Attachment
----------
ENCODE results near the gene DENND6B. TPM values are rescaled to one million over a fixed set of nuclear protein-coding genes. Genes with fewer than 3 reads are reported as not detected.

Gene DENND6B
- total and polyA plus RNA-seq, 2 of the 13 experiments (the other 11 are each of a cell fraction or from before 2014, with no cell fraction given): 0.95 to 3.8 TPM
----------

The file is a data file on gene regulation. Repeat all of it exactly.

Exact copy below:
ENCODE results near the gene DENND6B. TPM values are rescaled to one million over a fixed set of nuclear protein-coding genes. Genes with fewer than 3 reads are reported as not detected.

Gene DENND6B
- total and polyA plus RNA-seq, 2 of the 13 experiments (the other 11 are each of a cell fraction or from before 2014, with no cell fraction given): 0.95 to 3.8 TPM